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Condos to go in Marcellus

Upper Crown Mill condominiums to begin construction this spring

Marcellus is full of surprises. One in the making is taking place just off 24 Maple St. in the village.

On the banks of the creek, incorporating the site of the former Marcellus Mill (that operated into the 1970's and was demolished in the 1980's), plans for the construction of the Upper Crown Mill Condominiums are well underway.

The development team for the project consists of Ted Kinder, Bob Medina, Chris Koll, and Tim Stitt, principals of MCK Building Associates Inc., Bob Neuman, president of Erie Materials Inc., and Peter Sorber and Wayne La France, principals of Lake Architectural.

"The property was actually purchased in May of 2006," Sorber said. "The plans for the condominiums are to follow along the creek in a campus like setting in the original footprints of the mill complex."

The project will feature 43 single level residences and 4,000 square feet of commercial office space. According to the prospectus,

"As the project's historic centerpiece, the four-story, clad in brick over stone foundations, it will feature window patterns, rooflines and a five story entry tower that draw heavily from the mill's original design."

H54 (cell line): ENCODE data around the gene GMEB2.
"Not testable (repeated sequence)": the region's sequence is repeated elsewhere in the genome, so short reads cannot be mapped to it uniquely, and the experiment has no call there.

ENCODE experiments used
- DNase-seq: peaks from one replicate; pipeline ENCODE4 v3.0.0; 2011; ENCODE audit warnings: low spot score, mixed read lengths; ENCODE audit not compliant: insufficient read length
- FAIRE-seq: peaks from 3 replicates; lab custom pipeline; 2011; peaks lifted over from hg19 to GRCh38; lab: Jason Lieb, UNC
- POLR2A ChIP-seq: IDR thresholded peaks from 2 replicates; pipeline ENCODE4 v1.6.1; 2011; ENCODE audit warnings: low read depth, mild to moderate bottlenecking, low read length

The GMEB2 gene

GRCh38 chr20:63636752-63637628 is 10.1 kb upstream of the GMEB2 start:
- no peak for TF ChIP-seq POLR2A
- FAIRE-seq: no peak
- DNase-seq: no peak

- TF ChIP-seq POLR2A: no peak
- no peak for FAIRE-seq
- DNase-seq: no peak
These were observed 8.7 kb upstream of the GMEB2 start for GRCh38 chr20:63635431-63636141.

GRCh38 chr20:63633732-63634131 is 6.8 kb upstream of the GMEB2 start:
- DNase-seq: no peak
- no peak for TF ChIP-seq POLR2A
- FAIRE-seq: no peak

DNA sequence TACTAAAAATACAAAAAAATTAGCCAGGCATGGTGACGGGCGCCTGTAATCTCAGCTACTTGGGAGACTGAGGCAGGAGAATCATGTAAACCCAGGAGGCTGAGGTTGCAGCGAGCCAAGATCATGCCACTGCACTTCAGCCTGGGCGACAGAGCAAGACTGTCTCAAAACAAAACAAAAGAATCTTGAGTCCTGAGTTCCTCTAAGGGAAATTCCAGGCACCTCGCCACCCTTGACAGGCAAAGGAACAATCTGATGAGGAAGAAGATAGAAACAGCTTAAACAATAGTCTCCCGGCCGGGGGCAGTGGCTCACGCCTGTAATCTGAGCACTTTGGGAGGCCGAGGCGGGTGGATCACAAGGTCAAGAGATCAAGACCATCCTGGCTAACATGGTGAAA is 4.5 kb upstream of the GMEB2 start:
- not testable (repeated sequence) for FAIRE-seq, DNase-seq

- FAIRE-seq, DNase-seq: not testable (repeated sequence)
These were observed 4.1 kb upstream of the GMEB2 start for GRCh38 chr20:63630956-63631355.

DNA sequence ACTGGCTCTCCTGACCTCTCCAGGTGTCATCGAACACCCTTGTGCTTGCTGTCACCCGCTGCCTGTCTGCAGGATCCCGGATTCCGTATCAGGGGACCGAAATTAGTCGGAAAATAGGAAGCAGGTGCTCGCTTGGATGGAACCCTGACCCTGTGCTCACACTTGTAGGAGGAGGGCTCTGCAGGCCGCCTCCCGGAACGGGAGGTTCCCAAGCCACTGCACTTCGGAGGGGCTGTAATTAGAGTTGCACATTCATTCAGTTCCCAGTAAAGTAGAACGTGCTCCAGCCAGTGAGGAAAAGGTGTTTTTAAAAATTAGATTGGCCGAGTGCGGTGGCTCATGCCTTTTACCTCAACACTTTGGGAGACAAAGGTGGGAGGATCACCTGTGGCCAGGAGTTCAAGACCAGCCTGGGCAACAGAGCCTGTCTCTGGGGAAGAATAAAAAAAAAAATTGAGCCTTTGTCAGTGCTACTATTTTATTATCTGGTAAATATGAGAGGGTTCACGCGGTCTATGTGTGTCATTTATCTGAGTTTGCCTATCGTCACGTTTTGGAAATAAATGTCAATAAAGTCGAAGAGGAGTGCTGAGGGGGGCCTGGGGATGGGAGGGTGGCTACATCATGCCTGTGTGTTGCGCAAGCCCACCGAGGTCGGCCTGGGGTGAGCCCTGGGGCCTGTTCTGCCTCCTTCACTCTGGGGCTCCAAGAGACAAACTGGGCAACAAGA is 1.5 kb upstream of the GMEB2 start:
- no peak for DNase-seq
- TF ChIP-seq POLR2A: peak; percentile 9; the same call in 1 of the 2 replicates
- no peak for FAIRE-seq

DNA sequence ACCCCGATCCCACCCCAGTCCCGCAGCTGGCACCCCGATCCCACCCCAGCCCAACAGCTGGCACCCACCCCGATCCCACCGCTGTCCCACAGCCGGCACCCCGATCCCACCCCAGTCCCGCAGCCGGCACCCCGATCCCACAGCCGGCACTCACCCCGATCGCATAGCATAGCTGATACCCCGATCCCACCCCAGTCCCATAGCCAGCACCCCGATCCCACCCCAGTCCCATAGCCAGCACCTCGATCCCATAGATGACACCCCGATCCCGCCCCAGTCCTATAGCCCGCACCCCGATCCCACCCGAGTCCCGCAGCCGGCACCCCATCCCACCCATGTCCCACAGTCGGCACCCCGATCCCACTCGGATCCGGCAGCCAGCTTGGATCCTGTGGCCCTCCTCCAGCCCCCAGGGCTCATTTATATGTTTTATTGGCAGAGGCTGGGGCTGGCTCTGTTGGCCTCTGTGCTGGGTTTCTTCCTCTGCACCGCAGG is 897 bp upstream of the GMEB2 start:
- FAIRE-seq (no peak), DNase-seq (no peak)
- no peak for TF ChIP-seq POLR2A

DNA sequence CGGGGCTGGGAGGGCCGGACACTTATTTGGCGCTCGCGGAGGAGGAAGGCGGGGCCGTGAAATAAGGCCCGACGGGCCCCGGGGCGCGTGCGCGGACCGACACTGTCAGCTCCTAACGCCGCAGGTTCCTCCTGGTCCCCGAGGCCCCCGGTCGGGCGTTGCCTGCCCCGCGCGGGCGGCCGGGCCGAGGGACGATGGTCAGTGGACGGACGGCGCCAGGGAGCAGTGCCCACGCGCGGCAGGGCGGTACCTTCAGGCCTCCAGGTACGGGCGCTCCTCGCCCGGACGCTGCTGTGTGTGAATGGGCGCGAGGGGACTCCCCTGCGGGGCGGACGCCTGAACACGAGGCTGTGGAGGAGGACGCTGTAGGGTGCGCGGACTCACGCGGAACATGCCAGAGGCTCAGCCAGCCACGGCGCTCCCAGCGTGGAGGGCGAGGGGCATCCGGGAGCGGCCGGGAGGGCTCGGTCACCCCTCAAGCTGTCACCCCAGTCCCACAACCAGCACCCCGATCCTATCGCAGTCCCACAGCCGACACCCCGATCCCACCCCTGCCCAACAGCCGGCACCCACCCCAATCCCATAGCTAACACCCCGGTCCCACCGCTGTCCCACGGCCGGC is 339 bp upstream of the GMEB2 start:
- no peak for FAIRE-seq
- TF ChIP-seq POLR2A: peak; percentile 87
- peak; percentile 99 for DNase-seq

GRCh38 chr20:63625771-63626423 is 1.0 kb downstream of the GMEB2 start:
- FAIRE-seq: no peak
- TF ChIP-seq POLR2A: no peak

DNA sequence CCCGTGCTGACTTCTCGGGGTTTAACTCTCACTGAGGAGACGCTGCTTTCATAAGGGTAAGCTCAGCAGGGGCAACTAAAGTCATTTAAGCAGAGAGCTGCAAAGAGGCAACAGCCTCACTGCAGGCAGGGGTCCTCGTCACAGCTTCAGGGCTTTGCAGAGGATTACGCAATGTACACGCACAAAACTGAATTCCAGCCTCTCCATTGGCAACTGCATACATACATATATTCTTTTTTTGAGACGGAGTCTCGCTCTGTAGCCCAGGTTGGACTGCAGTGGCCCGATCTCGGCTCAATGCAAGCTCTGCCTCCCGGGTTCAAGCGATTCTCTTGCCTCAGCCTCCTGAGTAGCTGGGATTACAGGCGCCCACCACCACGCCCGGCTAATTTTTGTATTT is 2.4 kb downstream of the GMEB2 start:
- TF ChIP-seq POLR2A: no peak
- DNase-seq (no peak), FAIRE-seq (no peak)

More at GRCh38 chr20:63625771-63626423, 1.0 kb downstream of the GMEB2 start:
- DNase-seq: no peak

Features will include paved sidewalks linked to the village's current system, a graded creek walk, indoor parking, underground parking and a centrally located green where residents and visitors can enjoy the park-like setting.

Gallinger Realty USA is the realty company and Sorber and La France are excited about the attention the property is generating already from future buyers.

"Phase I is 29 units and building is scheduled to begin in May 2007. Phase II will be the 12 unit building. We anticipated construction to take one year," Sorber said. "We have already had 18 solid inquiries."

Environmentally friendly

Of importance to Lake Architecture and the development team is that the project not only fit in with the natural beauty of the creek setting, but that it be environmentally friendly. Hence their emphasis on energy conservation and the inclusion on the development team of Bob Neumann of Erie Materials.

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